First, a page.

Ross River Virus (RRV), a small ARBO virus in Togaviridae was found to be much more prevalent in the American Samoa than previously predicted, leaving researchers wondering if RRV could someday become the new global virus to watch out for.
Ross River Virus originated in marsupials in Australia, and is spread by mosquito vectors to marsupial and human hosts. In 55-75% of hosts, the virus is asymptomatic. But for others, the vector is characterized by joint pain, fever, rash, myalgia, and swollen lymph nodes. For an unfortunate few, the arthritis can continue for months or years, and can be incredibly painful and debilitating.
From 1979-1980 a large epidemic of Ross River Fever broke out in Pacific Island Countries and Territories. The epidemic is thought to have been caused by an infected Australian who travelled to Fiji, and it was known that for a short period of time, the virus could be sustained between non-marsupial hosts and spread with mosquito vectors. It was thought that the virus could not survive being spread from human to human for long, and since the 1980 outbreak, RRV has not been routinely seen in people in these regions.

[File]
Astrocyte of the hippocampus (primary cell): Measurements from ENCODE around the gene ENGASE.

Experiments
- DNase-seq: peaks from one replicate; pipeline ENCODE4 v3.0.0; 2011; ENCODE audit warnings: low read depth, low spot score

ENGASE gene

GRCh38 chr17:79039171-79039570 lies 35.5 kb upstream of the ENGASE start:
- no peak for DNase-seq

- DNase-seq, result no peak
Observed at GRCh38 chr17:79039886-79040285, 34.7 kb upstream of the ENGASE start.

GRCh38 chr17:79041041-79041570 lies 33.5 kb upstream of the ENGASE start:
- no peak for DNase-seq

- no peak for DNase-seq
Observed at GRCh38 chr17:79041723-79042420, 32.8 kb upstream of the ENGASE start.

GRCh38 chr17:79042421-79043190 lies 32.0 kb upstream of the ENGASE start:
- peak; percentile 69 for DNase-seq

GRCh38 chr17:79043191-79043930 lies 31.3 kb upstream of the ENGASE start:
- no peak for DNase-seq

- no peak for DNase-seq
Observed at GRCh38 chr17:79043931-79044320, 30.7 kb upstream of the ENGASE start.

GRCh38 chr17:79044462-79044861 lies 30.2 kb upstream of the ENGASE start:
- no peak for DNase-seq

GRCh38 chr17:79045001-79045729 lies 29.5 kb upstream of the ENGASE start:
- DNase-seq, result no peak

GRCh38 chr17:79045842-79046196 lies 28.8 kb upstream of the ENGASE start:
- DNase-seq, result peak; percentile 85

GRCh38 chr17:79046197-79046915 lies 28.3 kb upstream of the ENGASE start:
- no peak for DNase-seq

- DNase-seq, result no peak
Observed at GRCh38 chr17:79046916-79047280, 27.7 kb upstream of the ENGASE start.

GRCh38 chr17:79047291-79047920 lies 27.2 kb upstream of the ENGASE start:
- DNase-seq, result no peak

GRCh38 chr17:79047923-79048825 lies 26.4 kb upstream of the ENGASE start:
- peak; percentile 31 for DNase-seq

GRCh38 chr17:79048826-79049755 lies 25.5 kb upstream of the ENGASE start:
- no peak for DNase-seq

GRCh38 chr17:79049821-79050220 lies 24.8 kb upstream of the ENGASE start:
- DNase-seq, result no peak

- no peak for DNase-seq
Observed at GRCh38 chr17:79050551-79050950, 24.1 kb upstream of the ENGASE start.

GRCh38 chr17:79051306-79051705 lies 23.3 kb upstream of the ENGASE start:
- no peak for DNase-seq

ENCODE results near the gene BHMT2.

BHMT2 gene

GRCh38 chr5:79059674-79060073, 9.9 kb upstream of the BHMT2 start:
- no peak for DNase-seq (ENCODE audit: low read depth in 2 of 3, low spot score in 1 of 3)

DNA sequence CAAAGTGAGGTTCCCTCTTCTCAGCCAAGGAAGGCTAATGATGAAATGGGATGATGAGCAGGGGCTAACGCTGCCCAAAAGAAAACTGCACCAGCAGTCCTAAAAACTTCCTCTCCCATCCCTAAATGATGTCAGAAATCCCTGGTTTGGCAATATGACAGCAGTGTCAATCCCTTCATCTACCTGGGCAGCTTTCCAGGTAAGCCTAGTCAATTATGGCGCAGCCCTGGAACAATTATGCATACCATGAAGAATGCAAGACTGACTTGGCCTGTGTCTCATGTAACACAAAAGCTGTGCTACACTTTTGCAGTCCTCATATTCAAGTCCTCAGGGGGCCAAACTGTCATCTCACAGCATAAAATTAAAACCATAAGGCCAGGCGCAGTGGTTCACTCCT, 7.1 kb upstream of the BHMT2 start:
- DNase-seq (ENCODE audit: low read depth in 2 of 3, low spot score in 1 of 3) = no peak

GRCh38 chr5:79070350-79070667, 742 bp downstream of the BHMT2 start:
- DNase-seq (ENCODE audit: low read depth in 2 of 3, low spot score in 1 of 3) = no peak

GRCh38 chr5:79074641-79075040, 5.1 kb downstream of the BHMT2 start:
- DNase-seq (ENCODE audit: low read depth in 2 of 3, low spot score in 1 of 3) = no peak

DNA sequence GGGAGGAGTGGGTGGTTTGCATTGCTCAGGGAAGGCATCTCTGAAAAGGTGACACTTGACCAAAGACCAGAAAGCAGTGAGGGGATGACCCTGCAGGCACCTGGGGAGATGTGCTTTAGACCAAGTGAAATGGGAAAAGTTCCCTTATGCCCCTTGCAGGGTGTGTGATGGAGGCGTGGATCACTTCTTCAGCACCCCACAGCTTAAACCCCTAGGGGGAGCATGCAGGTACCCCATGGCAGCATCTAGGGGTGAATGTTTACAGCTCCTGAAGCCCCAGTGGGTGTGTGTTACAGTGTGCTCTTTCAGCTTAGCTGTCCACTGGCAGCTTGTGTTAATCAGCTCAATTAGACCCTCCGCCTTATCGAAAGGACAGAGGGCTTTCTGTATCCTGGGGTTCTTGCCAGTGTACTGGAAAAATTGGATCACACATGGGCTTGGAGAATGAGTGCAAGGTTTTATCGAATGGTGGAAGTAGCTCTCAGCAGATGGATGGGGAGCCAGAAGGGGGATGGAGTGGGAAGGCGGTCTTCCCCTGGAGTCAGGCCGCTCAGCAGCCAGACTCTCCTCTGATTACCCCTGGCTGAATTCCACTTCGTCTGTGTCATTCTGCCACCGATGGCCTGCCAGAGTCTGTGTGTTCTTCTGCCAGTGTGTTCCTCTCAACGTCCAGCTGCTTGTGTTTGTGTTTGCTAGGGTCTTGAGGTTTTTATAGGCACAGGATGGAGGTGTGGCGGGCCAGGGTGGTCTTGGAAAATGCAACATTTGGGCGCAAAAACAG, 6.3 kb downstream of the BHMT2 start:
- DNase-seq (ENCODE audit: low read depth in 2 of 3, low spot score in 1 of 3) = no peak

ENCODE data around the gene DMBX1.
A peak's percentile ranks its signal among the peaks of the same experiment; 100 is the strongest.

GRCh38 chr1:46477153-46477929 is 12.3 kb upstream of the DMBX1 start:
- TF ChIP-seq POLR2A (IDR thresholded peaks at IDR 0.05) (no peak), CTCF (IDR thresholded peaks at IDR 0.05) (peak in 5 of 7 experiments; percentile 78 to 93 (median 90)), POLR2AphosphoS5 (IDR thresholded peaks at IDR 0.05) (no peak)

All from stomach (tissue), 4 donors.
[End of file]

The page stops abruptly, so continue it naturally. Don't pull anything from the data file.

However, in a recent serological study into individuals in the American Samoa it was found that 74% had IgG antibodies for RRV, a much higher rate than could have existed had people only been infected with the virus during its epidemic outbreak. This suggests that RRV has a much larger geographical spread than has previously been recognized, and also that it can be sustained in areas without marsupial hosts. It is possible that non-human mammals like dogs, mice, or cats are perpetuating the virus, although animal studies have not yet been performed.
This study could mean that Ross River Virus has the ability to become a virus endemic in areas that researchers never before expected. It is easy to draw a thread between this virus and Zika, another virus that until recently was seen as obscure and a non-threat to global human health. It is likely that this finding will spur many more studies into the virulence and possible consequences of a large RRV outbreak.
Elisa Hofmeister ’18
Colleen Lau, Maite Aubry, Didier Musso, Anita Teissier, Sylvie Paulous, Philippe Desprès, Xavier de-Lamballerie, Boris Pastorino, Van-Mai Cao-Lormeau, Philip Weinstein. New evidence for endemic circulation of Ross River Virus in the Pacific Islands and the potential for emergence. International Journal of Infectious Diseases, 2017; DOI: 10.1016/j.ijid.2017.01.041